Washington Irving #AtoZchallenge

Please note that this blog is a work of fiction.

As any number of sources will tell you, Washington Irving was an American author who lived from 1783 until 1859. He trained as a lawyer but decided he did not like that life. He became a writer, first writing under the pseudonyms “Diedrich Knickerbocker” and “Geoffrey Crayon.” He became famous for his stories Rip Van Winkle and The Legend of Sleepy Hollow. He also wrote Legends of the Alhambra and a really big biography of George Washington.

Why do I like him? In a letter to Walter Scott in which he is turning down a generous offer from Scott to serve as the editor of a political journal, Irving describes himself:

My whole course of life {…} has been desultory, and I am unfitted for any periodically recurring task, or any stipulated labor of body or mind. I have no command of my talents, such as they are, and have to watch the varyings of my mind as I would those of a weathercock. Practice and training may bring me more into rule; but at present I am as useless for regular service as one of my own country Indians or a Don Cossack.

This is how Irving describes himself and frankly, I would struggle to find words which would describe me better. We are kind kindred spirits, Washington Irving and me.

Yes, I spent many years working as an accountant but what damage those years did to my body and mind I am just beginning to comprehend. With every audit and every balance sheet, every hour worked overtime (not that that was ever compensated) was another nail in my coffin, another outrage to my soul.

Why did I do it? The money was good and that will go a long way toward keeping you working a regular schedule. But there comes a time when you realise the money you earn is just going toward keeping your head above water. The higher up you are in the corporate hierarchy, the better (read: expensive) your clothes need to be; the better your restaurant choices need to be; the more desperate your attempts at “leisure” become. I prided myself on not doing “drugs” like many of my colleagues but between coffee, alcohol, and the various prescription compounds I ingested, I’m not sure what I was so proud of. My drugs were just different than theirs.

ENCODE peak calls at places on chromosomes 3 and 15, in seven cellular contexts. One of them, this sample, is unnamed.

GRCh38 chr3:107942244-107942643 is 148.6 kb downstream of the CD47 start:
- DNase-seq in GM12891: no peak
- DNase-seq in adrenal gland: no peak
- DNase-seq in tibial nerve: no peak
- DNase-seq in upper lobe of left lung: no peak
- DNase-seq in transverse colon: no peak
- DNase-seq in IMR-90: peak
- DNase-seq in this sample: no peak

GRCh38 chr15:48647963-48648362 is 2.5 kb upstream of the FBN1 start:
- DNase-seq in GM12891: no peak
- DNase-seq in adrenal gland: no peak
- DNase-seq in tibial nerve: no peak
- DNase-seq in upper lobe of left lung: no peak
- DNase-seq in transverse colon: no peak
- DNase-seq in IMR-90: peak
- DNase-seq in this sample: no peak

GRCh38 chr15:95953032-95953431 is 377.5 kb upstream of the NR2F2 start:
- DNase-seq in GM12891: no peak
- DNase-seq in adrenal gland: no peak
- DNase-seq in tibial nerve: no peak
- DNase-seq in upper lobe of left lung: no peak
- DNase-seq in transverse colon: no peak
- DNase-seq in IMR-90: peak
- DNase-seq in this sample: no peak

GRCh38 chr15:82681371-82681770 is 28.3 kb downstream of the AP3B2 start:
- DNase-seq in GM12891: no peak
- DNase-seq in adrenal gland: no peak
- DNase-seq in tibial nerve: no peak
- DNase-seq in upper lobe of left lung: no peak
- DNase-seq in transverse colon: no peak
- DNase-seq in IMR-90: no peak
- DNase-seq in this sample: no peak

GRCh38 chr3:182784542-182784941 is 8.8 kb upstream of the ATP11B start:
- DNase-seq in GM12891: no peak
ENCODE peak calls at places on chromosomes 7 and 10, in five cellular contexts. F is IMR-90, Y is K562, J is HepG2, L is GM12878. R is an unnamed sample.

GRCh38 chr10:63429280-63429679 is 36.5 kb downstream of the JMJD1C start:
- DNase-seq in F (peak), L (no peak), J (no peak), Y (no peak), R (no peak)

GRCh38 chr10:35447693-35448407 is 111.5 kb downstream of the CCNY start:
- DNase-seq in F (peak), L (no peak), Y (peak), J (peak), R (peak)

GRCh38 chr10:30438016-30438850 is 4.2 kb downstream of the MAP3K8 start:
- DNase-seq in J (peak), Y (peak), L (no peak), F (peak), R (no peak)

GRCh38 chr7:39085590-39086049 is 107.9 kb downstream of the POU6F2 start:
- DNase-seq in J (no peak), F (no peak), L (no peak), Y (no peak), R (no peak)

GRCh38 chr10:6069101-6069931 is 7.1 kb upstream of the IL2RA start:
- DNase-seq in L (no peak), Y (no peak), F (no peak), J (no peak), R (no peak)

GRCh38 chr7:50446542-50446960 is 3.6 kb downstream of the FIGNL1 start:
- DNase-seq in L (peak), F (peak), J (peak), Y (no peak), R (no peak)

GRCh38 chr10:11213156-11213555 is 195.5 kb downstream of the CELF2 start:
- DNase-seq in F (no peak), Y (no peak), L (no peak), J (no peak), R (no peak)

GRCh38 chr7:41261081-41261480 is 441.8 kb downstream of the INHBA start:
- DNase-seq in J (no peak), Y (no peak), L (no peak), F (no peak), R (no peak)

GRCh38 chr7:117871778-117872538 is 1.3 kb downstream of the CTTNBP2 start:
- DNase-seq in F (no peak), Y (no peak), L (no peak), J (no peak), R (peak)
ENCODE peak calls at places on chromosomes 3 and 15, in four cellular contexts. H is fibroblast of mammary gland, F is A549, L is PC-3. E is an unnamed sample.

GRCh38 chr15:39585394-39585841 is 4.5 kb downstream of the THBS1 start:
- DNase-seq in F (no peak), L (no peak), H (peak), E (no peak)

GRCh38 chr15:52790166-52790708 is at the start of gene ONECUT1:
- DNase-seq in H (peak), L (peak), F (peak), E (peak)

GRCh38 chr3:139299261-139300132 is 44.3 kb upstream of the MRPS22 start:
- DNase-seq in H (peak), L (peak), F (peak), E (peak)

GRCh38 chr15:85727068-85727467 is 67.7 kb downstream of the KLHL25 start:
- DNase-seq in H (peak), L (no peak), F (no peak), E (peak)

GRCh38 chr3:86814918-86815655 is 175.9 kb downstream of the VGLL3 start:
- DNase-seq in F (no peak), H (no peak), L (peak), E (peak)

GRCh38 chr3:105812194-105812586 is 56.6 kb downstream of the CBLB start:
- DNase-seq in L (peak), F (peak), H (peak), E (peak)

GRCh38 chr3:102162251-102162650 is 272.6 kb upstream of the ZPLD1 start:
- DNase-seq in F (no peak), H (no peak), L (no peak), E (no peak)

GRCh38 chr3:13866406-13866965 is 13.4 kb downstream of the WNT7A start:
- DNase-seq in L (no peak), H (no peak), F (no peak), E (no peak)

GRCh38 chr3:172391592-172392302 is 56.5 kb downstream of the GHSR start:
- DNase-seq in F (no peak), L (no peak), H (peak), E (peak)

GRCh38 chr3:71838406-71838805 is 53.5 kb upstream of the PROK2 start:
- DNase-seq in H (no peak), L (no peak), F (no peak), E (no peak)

So yeah, Irving. I like his self-acceptance. He has a modest view of his talents and let’s be honest here—that modesty is justified. He’s not the world’s greatest writer…but that’s okay. He’s readable and he’s doing his own thing. He finds stuff he’s interested in e.g. the Adirondacks, George Washington, Oliver Goldsmith, the Alhambra and he just gets stuck right in. No apologies, no five year plan.

So I sit here on my front porch, typing away, looking out over this land that I bought and have little idea what to do with but I do know that I love it and that I will find a way.

mountain fabric

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1 thought on “Washington Irving #AtoZchallenge”

  1. I wonder what Irving would make of the many film versions (TV too, right?) that have been made of his Headless Horseman. And yeah, that balance between earning a living and creative self-expression is hard to manage. I felt the same way about my teaching career: it was worthwhile work, of course, and I came to love some of my students, but it was sucking the life out of me. I thank the gods daily that I was able to retire early. Interesting writing here. I’ll check back often.
    @RhondaGilmour from
    Late Blooming Rose

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